, a zoonotic kinetoplastid protozoan parasite, is the causative agent of American trypanosomiasis (Chagas disease). Having a very plastic, repetitive and complex genome, the parasite displays a highly diverse repertoire of surface molecules, with pivotal roles in cell invasion, immune evasion and pathogenesis. Before 2016, the complexity of the genomic regions containing these genes impaired the assembly of a genome at chromosomal level, making it impossible to study the structure and function of the several thousand repetitive genes encoding the surface molecules of the parasite. We here describe the genome assembly of the Sylvio X10/1 genome sequence, which since 2016 has been used as a reference genome sequence for clade I (TcI), produced using high coverage PacBio single-molecule sequencing. It was used to analyze deep Illumina sequence data from 34 TcI isolates and clones from different geographic locations, sample sources and clinical outcomes. Resolution of the surface molecule gene distribution showed the unusual duality in the organization of the parasite genome, a synteny of the core genomic region with related protozoa flanked by unique and highly plastic multigene family clusters encoding surface antigens. The presence of abundant interspersed retrotransposons in these multigene family clusters suggests that these elements are involved in a recombination mechanism for the generation of antigenic variation and evasion of the host immune response on these TcI strains. The comparative genomic analysis of the cohort of TcI strains revealed multiple cases of such recombination events involving surface molecule genes and has provided new insights into population structure.
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http://dx.doi.org/10.3389/fcimb.2021.614665DOI Listing
http://www.ncbi.nlm.nih.gov/pmc/articles/PMC7966520PMC
March 2021

Glycosylation of Trypanosoma cruzi TcI antigen reveals recognition by chagasic sera.

Sci Rep 2020 10 2;10(1):16395. Epub 2020 Oct 2.

Faculty of Infectious and Tropical Diseases, London School of Hygiene and Tropical Medicine, London, UK.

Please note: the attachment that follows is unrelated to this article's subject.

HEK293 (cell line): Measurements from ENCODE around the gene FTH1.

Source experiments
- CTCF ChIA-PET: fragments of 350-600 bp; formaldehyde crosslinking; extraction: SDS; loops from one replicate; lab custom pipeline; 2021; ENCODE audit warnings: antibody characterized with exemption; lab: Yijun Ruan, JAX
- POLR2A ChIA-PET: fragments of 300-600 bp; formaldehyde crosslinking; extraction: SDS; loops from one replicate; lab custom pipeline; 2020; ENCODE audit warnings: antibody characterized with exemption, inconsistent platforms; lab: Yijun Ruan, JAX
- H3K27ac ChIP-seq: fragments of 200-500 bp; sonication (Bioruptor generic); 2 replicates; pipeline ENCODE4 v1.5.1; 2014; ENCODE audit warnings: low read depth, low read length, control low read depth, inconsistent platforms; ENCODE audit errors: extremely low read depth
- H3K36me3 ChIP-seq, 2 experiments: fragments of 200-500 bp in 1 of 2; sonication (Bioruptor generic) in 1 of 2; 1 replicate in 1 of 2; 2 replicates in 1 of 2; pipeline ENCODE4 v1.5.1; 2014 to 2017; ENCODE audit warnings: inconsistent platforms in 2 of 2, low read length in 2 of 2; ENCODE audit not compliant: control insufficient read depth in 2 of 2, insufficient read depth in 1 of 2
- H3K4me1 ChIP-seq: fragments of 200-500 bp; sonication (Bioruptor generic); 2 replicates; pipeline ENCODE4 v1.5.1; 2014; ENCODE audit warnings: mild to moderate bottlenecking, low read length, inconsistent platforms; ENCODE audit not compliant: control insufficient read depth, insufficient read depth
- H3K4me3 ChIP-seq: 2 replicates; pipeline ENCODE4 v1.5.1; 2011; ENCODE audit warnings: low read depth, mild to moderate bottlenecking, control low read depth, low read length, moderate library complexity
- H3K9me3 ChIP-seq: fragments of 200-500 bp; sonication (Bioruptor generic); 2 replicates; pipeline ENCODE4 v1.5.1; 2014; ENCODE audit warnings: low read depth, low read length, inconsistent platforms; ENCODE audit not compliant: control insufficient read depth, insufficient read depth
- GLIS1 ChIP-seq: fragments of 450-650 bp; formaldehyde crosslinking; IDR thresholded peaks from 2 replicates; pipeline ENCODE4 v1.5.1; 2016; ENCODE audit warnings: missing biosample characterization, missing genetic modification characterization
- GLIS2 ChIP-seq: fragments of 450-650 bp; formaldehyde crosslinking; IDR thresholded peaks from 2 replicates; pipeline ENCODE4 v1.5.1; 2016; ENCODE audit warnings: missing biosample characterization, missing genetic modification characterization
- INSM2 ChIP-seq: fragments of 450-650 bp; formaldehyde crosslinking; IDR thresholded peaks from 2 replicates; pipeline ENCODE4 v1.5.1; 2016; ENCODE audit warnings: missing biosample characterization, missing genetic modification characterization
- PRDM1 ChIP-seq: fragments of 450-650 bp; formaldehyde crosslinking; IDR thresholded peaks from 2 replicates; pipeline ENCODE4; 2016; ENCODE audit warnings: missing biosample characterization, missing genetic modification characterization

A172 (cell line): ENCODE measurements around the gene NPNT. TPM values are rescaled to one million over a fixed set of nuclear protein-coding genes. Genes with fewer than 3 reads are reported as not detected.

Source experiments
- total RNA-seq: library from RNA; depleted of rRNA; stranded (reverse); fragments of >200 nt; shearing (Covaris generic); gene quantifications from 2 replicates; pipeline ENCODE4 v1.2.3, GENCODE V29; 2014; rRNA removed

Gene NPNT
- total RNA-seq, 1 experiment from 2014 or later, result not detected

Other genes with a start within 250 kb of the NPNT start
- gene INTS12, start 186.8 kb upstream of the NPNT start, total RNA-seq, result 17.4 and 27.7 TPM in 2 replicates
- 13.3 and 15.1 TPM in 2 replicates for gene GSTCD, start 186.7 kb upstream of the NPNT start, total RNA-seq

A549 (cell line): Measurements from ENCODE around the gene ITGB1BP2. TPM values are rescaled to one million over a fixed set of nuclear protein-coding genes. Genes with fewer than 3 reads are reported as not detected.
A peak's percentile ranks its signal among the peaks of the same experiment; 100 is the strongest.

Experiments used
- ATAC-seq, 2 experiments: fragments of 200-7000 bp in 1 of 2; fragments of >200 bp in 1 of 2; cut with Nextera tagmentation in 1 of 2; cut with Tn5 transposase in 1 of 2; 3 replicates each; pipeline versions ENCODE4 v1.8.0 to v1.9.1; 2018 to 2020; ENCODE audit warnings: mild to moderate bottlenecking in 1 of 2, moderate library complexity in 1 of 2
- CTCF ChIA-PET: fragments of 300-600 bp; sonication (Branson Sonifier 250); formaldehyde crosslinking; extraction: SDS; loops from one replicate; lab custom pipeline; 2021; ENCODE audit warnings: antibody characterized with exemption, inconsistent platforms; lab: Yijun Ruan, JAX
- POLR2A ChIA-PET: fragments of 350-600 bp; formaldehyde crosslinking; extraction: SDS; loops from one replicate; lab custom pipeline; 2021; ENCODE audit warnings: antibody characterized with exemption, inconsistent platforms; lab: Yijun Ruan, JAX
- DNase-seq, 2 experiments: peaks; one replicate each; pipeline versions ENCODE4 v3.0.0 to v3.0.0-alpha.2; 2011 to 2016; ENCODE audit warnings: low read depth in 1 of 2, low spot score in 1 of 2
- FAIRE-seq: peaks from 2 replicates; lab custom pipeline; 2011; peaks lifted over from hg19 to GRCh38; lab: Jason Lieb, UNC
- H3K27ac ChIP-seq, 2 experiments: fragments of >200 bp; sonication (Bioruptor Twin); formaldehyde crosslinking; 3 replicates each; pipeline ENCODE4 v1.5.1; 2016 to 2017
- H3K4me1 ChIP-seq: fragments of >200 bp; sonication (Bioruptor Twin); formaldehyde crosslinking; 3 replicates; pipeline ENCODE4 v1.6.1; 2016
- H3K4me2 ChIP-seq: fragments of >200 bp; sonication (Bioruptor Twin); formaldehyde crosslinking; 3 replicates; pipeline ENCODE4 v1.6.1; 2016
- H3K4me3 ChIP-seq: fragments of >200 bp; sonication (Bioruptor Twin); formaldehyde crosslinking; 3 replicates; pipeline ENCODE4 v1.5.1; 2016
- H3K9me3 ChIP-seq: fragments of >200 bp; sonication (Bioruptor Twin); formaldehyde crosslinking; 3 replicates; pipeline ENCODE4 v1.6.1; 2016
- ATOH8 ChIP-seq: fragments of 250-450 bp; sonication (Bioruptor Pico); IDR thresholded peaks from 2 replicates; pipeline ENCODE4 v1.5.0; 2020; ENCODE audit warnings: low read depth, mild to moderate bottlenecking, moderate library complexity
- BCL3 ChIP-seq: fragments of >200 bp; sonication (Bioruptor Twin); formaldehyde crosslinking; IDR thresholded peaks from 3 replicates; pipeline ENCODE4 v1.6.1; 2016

Chagas disease is considered the most important parasitic disease in Latin America. The protozoan agent, Trypanosoma cruzi, comprises six genetic lineages, TcI-TcVI. Genotyping to link lineage(s) to severity of cardiomyopathy and gastrointestinal pathology is impeded by the sequestration and replication of T. cruzi in host tissues. We describe serology specific for TcI, the predominant lineage north of the Amazon, based on expression of recombinant trypomastigote small surface antigen (gTSSA-I) in the eukaryote Leishmania tarentolae, to allow realistic glycosylation and structure of the antigen. Sera from TcI-endemic regions recognised gTSSA-I (74/146; 50.7%), with no cross reaction with common components of gTSSA-II/V/VI recombinant antigen. Antigenicity was abolished by chemical (periodate) oxidation of gTSSA-I glycosylation but retained after heat-denaturation of conformation. Conversely, non-specific recognition of gTSSA-I by non-endemic malaria sera was abolished by heat-denaturation. TcI-specific serology facilitates investigation between lineage and diverse clinical presentations. Glycosylation cannot be ignored in the search for immunogenic antigens.
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http://dx.doi.org/10.1038/s41598-020-73390-9DOI Listing
http://www.ncbi.nlm.nih.gov/pmc/articles/PMC7532467PMC
October 2020

Central Asian Rodents as Model Animals for and Research.

Microorganisms 2020 Sep 20;8(9). Epub 2020 Sep 20.

Department of Parasitology, Faculty of Science, Charles University, 12844 Prague, Czech Republic.